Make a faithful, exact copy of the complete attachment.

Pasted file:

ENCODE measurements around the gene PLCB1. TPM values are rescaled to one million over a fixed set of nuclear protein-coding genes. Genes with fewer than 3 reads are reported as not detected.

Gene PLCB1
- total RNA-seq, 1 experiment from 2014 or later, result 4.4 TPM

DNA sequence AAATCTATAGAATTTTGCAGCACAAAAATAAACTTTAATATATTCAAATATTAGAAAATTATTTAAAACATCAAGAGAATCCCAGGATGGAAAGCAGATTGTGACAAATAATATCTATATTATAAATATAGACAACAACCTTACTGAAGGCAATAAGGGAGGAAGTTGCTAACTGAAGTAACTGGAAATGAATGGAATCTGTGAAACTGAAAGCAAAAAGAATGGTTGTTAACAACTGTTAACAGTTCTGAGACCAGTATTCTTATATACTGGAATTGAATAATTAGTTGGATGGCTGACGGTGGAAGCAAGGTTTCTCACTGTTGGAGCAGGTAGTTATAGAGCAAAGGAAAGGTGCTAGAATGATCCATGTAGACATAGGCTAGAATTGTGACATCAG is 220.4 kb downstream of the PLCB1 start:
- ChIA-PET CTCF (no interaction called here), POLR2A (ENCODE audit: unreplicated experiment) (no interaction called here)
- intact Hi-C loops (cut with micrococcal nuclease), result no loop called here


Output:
ENCODE measurements around the gene PLCB1. TPM values are rescaled to one million over a fixed set of nuclear protein-coding genes. Genes with fewer than 3 reads are reported as not detected.

Gene PLCB1
- total RNA-seq, 1 experiment from 2014 or later, result 4.4 TPM

DNA sequence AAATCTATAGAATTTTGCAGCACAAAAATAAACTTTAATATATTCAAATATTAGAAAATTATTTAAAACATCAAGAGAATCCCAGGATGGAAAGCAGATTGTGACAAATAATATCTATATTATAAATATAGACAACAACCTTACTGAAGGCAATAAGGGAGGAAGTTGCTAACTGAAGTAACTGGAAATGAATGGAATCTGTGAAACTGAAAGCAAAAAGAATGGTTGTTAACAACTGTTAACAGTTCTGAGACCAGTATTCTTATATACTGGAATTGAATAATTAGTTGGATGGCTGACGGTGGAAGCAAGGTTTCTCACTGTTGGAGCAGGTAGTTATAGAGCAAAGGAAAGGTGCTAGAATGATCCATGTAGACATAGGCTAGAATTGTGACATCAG is 220.4 kb downstream of the PLCB1 start:
- ChIA-PET CTCF (no interaction called here), POLR2A (ENCODE audit: unreplicated experiment) (no interaction called here)
- intact Hi-C loops (cut with micrococcal nuclease), result no loop called here